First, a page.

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News design, context and mementos

2010 August 11

It’s a little quiet today. Summer weather has settled down to a steady “simmer.” A few more thoughts on the evolution of text-based news while I’m waiting for UPS. (How can it be, by the way, that for all its hi-tech logistical ability, the best that UPS can do in predicting a time for a delivery is “some time during daylight hours, or thereabouts?”)

In my recent post about my Apollo mission issue of The Cedar Rapids Gazette, I mentioned a couple of things about that old paper which are worth considering from the perspective of a post-print news age. First, the notion of some day having the front page framed; second, the way one can see at a glance what else was going on in the world at the time, in sports, in politics, in commerce, etc.

Either or both of these qualities of a printed newspaper, it seems to me, will never really transfer to electronic news.

In terms of a commemorative souvenir of a significant event, I have tried over the years to adapt online news for this end; here are some of the results:

Screen shot of appleturns.com

An "episode" of As the Apple Turns, in which I enjoy 15 milliseconds of fame

Screen shot of Sports Illustrated web site

ISU Cyclones are the featured story on the homepage of SI.com; definitely a moment worth capturing

Above, a couple of screen captures of web content covering significant (at least to me, in some way) events. It works, to an extent. At the same time, it’s difficult to imagine these ever serving as wall decoration. One could print them out and get them framed, I suppose, but I just don’t think it would be the same. It’s too small, for one thing, and while you could obviously enlarge it, a web site just isn’t really designed to work at poster-size, while a newspaper is. I think it’s a bit like the album cover; it simply is wall art right off the shelf, whereas cover art for music distributed on CD or in electronic format just isn’t.

As for the second issue, that of context, the pros and cons of print newspapers are probably more of a mixed bag. On the one hand, every issue of a print newspaper is like a time capsule. The whole picture of what was going on at the time is right there, fixed, and visible at a glance. And it covers a huge range: local events, movie listings, comic strips, stock prices, product advertisements.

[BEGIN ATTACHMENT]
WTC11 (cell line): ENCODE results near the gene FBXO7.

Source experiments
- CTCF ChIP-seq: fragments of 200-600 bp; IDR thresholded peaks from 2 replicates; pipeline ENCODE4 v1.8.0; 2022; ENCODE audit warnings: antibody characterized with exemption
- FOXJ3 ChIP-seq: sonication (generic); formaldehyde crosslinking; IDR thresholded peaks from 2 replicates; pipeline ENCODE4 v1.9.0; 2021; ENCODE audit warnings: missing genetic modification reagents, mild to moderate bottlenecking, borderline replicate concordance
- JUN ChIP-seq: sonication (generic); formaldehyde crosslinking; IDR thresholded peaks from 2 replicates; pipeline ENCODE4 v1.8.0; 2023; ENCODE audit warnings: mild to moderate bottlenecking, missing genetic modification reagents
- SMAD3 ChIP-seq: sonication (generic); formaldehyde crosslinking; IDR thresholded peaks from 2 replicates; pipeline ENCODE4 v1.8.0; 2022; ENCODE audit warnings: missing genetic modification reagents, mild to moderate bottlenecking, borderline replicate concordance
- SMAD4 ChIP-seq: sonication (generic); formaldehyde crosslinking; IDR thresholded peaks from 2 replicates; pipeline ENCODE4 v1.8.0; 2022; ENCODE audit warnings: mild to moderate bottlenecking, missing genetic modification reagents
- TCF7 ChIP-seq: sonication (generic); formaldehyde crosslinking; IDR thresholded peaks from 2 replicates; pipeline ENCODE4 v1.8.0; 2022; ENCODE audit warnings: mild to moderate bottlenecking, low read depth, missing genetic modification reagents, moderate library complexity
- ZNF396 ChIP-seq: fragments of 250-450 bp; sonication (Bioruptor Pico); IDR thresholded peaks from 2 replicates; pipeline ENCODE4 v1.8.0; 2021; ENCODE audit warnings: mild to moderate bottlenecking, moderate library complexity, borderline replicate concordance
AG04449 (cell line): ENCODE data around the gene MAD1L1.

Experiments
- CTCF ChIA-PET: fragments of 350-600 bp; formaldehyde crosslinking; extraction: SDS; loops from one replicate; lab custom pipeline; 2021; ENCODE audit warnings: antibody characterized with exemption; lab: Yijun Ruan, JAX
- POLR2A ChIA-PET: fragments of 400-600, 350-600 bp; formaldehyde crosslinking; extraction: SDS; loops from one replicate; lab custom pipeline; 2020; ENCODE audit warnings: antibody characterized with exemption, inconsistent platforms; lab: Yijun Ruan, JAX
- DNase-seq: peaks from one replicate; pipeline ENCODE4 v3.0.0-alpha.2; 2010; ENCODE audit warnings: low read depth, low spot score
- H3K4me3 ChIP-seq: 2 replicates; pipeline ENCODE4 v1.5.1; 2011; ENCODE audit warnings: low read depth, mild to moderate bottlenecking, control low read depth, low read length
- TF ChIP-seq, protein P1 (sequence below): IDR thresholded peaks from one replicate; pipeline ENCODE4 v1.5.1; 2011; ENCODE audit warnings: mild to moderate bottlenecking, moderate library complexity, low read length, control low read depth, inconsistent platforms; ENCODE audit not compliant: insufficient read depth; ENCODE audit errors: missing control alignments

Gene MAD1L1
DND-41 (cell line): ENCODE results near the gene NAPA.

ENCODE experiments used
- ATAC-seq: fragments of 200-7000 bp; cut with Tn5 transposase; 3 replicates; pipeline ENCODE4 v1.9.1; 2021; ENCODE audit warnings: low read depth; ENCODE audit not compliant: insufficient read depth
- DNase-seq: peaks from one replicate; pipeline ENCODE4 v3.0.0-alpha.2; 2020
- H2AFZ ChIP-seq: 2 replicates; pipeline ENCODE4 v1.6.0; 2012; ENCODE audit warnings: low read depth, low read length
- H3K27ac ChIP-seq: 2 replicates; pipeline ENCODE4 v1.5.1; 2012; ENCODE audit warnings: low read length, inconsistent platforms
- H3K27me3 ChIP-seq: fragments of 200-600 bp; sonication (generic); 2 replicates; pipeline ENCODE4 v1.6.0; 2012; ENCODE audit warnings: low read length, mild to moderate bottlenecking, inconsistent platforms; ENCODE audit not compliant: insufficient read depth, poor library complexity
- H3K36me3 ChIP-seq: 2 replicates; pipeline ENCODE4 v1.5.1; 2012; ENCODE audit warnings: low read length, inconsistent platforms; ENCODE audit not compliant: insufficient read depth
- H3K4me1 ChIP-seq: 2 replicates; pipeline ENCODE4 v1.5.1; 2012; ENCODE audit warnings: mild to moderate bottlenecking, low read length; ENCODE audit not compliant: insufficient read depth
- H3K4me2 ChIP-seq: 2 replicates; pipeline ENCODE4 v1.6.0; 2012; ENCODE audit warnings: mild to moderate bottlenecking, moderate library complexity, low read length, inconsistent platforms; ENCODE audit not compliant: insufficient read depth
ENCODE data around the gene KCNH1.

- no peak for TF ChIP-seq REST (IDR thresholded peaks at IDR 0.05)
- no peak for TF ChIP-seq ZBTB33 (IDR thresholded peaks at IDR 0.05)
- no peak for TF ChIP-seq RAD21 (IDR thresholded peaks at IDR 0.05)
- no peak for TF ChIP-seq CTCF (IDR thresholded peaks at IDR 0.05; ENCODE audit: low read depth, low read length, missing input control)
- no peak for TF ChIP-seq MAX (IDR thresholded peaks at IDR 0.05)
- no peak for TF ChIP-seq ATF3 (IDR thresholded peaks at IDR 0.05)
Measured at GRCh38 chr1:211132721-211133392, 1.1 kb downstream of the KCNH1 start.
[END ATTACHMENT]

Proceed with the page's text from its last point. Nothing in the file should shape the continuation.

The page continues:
On the other hand, electronic news offers searchability, hyperlinks, and as a whole, probably a much more thorough record of news and events than all the print newspapers put together, at least since the turn of the century. In some sense, electronic news’ disadvantage is really not a lack of context but an overabundance; there’s a lot there but you have to sift it out of the vast piles.

Some things, however, are largely just lost from electronic news at present, because online news archives are good at preserving articles and pictures, but poor at preserving other content and content frameworks. Advertising, for example, is not preserved, whereas newspapers preserve the ads and their connection to the social and cultural context in which they appeared.

Design tends to get lost in electronic media, also. If you pull up an older story at the BBC, for example, you will (for the time being) see the page largely as it first appeared. As sites adopt more modern content management systems, however, this tends to change, with a story from 2003 getting refit into the same layout and style as a story from 2009, regardless of whatever redesigns took place in the interim.

More significantly, I think, is the loss of non-static pages—homepages, landing pages, portals—which are not “content” per se, but ever-changing content directories, basically. The disappearance of this designed metadata, and the at-a-glance context it provides, is a real loss in my opinion. Given the relative ease with which these pages could be preserved automatically, it seems inexcusable that more isn’t being done.

Sure, the Wayback Machine takes care of this to some extent. It’s a wonderful service, absolutely, for which the people behind archive.org deserve much praise. But… in addition to being awfully slow and unreliable (sorry, but it is), there’s a lot that the Wayback Machine doesn’t cover.

How much trouble would it be, really, for Time, CNN, the BBC, etc., to regularly save snapshots of their various homepages, landing pages, etc.? To be honest, with cheap processing power and storage, it seems that it would involve little enough cost to preserve every single revision made to such pages, 24/7.

Perhaps some organizations are already doing this? I don’t know. I certainly hope so, and that more will join them.

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